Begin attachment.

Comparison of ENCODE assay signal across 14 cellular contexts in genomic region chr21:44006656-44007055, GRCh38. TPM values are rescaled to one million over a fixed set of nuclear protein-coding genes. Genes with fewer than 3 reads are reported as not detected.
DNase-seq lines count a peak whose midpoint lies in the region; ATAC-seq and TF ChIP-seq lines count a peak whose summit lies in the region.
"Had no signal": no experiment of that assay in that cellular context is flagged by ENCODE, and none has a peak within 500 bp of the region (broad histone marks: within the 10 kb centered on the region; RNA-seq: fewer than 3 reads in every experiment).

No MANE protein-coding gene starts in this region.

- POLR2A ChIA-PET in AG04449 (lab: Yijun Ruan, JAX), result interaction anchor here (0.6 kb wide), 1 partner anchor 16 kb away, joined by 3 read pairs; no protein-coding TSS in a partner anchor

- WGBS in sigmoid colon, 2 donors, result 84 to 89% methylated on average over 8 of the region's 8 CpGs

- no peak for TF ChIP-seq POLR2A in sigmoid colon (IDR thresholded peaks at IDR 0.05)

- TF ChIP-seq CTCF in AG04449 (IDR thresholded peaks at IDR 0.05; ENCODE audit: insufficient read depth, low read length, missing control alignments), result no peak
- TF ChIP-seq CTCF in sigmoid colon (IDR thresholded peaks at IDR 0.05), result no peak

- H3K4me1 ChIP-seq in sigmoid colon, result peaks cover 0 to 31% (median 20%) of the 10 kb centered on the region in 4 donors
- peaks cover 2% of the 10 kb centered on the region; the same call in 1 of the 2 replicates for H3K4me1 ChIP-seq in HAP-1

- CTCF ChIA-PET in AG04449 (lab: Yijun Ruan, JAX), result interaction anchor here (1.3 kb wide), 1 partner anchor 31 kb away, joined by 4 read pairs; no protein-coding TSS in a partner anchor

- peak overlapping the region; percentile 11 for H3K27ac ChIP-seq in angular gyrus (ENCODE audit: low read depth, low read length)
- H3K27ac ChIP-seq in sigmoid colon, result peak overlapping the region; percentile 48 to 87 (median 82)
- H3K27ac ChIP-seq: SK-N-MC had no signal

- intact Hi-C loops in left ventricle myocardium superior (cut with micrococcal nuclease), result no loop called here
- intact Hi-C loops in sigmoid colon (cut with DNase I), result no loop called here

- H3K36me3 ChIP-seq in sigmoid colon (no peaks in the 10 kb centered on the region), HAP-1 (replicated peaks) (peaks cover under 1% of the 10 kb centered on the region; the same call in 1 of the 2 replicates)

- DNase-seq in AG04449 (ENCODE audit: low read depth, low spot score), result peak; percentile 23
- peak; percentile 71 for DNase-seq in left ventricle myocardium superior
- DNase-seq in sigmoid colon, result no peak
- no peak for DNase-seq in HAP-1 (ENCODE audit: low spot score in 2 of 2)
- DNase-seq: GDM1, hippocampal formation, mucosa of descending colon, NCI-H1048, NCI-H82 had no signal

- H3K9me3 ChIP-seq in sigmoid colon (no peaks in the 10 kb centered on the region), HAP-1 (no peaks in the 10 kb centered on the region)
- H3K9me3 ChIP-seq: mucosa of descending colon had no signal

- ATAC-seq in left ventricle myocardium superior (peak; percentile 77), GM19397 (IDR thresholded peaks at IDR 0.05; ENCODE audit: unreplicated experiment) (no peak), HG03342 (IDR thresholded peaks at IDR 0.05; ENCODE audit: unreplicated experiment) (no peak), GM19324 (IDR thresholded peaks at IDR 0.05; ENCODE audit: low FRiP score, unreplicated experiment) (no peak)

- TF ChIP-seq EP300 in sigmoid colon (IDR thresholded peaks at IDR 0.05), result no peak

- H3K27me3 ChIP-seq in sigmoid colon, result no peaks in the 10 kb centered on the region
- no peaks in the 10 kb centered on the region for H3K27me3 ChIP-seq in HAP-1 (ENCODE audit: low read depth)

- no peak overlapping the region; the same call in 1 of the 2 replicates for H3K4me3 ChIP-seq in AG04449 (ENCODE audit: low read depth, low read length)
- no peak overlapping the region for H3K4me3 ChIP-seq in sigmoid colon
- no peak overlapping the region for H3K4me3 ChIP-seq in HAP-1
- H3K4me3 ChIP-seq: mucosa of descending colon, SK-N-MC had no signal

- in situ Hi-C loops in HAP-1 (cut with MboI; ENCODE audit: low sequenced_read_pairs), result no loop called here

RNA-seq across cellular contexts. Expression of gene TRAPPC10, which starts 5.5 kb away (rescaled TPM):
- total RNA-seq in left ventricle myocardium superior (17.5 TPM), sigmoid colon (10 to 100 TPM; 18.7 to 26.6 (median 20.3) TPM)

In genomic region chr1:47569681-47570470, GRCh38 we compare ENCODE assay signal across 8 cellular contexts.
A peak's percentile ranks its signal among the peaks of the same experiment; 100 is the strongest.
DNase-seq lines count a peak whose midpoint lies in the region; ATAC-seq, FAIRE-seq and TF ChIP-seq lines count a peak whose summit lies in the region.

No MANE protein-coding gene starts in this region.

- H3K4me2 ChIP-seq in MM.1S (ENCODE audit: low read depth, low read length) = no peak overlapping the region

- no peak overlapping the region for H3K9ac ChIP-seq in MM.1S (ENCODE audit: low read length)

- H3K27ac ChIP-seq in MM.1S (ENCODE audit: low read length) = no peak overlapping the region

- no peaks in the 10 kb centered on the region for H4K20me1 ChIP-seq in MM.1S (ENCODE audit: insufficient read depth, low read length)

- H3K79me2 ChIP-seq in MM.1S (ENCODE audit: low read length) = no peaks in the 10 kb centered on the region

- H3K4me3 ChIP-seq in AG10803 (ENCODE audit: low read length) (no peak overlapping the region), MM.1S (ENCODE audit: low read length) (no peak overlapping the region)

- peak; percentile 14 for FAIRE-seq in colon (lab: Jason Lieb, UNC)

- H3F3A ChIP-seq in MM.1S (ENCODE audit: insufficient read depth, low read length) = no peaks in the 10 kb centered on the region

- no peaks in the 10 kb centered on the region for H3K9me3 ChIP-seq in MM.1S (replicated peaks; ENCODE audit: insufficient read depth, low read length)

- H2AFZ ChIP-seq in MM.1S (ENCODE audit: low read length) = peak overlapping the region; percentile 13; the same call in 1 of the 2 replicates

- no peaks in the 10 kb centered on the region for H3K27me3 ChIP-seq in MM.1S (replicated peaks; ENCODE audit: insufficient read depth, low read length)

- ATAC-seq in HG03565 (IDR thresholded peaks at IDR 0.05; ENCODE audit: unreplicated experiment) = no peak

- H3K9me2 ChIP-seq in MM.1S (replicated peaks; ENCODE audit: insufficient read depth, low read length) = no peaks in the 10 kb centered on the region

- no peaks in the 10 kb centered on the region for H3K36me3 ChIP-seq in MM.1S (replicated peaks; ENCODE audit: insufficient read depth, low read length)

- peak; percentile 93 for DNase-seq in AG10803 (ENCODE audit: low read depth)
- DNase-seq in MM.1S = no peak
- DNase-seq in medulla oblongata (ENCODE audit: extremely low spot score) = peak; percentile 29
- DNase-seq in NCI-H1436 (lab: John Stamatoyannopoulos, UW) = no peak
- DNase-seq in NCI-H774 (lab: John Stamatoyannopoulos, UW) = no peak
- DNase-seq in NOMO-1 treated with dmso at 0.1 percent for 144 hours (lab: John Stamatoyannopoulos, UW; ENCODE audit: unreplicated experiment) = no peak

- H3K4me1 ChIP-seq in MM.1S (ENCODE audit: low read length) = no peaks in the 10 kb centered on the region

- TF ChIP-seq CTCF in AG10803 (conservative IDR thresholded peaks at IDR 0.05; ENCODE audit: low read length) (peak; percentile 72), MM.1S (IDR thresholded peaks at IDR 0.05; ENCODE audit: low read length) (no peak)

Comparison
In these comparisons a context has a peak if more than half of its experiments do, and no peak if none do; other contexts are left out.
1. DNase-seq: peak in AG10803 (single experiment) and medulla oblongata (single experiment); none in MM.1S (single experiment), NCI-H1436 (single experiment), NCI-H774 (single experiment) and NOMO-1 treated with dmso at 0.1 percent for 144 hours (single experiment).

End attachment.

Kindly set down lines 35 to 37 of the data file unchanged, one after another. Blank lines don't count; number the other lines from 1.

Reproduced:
RNA-seq across cellular contexts. Expression of gene TRAPPC10, which starts 5.5 kb away (rescaled TPM):
- total RNA-seq in left ventricle myocardium superior (17.5 TPM), sigmoid colon (10 to 100 TPM; 18.7 to 26.6 (median 20.3) TPM)

In genomic region chr1:47569681-47570470, GRCh38 we compare ENCODE assay signal across 8 cellular contexts.